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little infinite Discoveries: What’s New Online this Week

little infinite discoveries - Crown Shyness in Trees Creates Stunning Canopy Visualization

The brains behind the Black Hole image, trees that don’t want to be touched, a pilot’s view of a thunderstorm, and more!

Katie Bouman: The Woman Behind the First Black Hole Image via BBC News

Another element in the universe got ready for its close up this week thanks to the incredible leadership and hard work of 29-year-old Dr. Katie Bouman. Dr. Bouman helped develop the computer program that imaged for the first time, a visualization of a Black Hole. It’s a breakthrough in science and the actualization of Dr. Bouman’s lifelong dream.

Watching in disbelief as the first image I ever made of a black hole was in the process of being reconstructed.

Posted by Katie Bouman on Wednesday, April 10, 2019

That face? That’s the face of someone who busted her butt and made her dreams come true. We love her for her tenacity and her work ethic, and can’t wait to see her top all the 30 Under 30 lists for 2019.

Pilot Reveals How Dramatic Thunderstorms Look from Above the Clouds via My Modern Met

Have a seat, Tom Cruise. There’s a new fearless action pilot in town, and he documents some pretty spectacular views. Pilot Christiaan van Heijst brings his camera with him on his airline runs with electrifying results. He indulges his secondary passion of weather photography, much to our delight. Scroll through the My Modern Met article and you’ll see one image of lighting wrapping around the windshield of the plane van Heijst is flying, his copilot grinning next to him, completely nonplussed. There’s only one word for how the images leave us: awestruck.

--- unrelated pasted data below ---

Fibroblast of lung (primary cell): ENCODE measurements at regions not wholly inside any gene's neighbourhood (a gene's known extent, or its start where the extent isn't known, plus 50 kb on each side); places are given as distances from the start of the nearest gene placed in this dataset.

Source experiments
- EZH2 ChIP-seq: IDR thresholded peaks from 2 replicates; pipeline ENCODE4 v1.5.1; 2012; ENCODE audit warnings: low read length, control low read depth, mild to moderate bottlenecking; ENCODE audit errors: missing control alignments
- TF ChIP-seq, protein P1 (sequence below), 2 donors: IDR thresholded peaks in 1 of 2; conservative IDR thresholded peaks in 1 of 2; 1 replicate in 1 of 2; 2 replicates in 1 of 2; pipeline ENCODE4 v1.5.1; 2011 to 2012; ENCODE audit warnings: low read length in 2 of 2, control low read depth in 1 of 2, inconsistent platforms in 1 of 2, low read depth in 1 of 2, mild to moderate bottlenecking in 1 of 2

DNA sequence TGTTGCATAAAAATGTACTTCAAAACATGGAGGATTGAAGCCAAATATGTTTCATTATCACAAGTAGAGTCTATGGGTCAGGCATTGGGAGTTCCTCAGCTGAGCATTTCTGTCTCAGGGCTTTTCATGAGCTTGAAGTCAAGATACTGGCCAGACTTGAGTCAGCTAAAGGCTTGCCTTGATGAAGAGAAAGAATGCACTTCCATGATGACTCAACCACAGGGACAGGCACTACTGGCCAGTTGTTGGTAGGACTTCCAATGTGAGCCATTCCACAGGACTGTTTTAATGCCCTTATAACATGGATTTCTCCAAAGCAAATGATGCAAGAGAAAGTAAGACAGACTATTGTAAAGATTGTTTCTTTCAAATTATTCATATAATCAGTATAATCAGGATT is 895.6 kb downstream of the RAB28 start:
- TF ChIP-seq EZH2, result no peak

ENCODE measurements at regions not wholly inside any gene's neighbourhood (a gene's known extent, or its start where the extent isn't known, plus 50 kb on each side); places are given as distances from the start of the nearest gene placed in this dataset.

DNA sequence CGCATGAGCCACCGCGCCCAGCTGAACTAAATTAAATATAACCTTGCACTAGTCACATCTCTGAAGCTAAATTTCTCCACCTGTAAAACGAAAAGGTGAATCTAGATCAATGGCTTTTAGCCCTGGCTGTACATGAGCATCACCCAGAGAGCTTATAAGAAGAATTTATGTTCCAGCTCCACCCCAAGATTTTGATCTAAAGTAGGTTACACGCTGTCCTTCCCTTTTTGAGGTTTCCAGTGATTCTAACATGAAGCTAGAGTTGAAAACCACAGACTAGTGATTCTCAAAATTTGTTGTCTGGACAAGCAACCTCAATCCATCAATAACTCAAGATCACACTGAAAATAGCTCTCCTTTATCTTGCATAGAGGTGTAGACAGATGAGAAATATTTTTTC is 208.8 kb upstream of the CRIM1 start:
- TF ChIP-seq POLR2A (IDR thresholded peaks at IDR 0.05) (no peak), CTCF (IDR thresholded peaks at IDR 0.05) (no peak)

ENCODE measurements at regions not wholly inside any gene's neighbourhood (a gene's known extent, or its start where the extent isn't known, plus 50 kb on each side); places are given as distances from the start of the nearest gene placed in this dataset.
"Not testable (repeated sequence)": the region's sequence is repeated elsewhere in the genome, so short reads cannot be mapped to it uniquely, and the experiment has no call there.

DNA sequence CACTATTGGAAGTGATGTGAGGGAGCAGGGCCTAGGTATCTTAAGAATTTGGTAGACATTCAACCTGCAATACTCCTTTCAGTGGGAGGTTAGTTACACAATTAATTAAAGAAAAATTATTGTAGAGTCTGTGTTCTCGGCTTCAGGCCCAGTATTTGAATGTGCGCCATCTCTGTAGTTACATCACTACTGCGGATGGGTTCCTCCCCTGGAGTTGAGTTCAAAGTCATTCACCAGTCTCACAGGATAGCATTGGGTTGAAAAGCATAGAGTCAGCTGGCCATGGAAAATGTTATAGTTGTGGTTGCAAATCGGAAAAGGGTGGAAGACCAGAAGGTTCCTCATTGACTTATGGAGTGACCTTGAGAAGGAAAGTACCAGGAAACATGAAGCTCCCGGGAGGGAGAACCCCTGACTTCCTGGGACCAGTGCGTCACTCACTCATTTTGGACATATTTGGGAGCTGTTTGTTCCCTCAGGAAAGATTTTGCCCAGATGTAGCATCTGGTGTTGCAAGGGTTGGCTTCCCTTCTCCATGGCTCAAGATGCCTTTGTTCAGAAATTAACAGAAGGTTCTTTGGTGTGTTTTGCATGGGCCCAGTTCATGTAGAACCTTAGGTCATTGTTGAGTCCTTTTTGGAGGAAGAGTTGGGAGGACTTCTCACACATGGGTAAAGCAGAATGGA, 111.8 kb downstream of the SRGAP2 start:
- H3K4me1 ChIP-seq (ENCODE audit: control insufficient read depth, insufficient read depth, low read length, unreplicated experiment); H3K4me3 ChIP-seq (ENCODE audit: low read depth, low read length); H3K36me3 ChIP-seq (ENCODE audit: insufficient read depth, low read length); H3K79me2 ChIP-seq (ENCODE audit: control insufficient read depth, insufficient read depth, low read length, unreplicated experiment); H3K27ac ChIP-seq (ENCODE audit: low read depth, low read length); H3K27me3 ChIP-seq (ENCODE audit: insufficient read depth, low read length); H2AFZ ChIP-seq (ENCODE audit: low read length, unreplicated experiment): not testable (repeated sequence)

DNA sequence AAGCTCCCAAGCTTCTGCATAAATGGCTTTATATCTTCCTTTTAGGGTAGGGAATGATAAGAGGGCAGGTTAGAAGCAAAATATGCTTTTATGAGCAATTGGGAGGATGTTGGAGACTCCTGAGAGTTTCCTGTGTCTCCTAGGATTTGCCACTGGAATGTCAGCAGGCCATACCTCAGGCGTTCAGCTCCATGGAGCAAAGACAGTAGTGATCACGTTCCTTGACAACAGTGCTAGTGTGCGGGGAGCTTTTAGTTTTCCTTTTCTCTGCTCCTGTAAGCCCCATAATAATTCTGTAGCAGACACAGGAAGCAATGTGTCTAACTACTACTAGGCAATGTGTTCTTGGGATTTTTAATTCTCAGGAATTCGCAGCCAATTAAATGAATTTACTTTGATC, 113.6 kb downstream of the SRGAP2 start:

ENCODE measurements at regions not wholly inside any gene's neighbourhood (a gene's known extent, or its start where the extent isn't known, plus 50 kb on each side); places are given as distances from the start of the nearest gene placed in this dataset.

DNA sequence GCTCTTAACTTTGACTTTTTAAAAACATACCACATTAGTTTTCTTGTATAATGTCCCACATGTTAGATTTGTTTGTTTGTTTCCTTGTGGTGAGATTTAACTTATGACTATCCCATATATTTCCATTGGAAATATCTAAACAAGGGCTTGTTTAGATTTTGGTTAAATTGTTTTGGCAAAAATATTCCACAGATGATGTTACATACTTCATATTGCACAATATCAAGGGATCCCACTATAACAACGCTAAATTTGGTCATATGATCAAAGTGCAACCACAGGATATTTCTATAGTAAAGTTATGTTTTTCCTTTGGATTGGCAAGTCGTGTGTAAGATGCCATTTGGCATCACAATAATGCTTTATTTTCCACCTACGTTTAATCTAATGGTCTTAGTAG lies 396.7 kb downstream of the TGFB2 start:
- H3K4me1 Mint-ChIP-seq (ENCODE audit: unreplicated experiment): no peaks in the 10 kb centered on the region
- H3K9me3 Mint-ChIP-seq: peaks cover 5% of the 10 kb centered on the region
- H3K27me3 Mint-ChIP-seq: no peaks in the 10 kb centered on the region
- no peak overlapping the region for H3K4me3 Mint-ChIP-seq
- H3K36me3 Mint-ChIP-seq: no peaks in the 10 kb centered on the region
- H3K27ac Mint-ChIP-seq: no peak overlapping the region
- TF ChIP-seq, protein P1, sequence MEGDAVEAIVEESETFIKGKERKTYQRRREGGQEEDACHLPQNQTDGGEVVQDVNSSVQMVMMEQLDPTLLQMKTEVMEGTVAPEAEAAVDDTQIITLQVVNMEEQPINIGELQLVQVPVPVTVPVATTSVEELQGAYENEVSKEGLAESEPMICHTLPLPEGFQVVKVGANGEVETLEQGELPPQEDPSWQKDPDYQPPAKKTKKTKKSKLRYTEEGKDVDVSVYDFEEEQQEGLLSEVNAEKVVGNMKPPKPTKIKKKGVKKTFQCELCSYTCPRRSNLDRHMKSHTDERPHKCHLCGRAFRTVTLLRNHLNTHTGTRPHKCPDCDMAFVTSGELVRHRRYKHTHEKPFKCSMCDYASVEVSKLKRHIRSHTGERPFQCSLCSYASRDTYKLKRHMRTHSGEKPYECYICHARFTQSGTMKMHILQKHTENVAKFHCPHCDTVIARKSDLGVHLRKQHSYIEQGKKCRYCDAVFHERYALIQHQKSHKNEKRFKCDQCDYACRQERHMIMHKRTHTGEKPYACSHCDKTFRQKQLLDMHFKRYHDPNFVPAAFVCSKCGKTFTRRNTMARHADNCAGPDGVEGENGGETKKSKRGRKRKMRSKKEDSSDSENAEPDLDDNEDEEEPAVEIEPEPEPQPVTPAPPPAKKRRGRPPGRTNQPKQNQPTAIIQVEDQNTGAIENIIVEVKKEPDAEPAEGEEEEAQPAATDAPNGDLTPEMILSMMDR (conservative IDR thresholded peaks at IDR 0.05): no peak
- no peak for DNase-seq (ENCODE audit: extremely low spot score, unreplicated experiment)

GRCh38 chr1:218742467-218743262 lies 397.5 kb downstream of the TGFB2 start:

“When viewing a big storm of Northern Lights or an active thunderstorm. I feel very small and insignificant, compared to the raw energy, beauty, and size that plays out in front of me.”

-Christiaan van Heijst via Daily Mail

Trees with “Crown Shyness” Mysteriously Avoid Touching Each Other via My Modern Met

Ever have one of those days when all you need is some personal space? These trees are living that vibe. Scientists have been studying the phenomenon for almost a century, since the 1920s. Theories abound on what causes the trees’ hands-off approach to being neighborly, but range from preventing invasive pests from moving through a forest to trees wanting to avoid bumping (and breaking) branches during high winds. Us? We think a canopy like this is a perfect spot to lay and marvel at the mysteries of the universe for awhile, no further inquiry required.

Buying Experiences Makes You a Better Person via Travel & Leisure

As we look forward to summer (all year long) we’re dreaming about far away beaches and local weekend adventures. According to a new study (yay, science!) it turns out that investing in an experience instead of material objects can make you a better person. If you’re wondering how that works, it’s really simple: it all comes back to gratitude. Instead of living a #blessed life this summer surrounded by new stuff, the Travel & Leisure article posits that a more profound and lasting sense of gratitude is the souvenir of the experience-focused traveler. And let’s be honest, a lasting feeling of gratitude for a world experience that shifts your whole outlook on life will last you far longer than anything you can find at Ikea. For our dollars, that’s the better investment every time.

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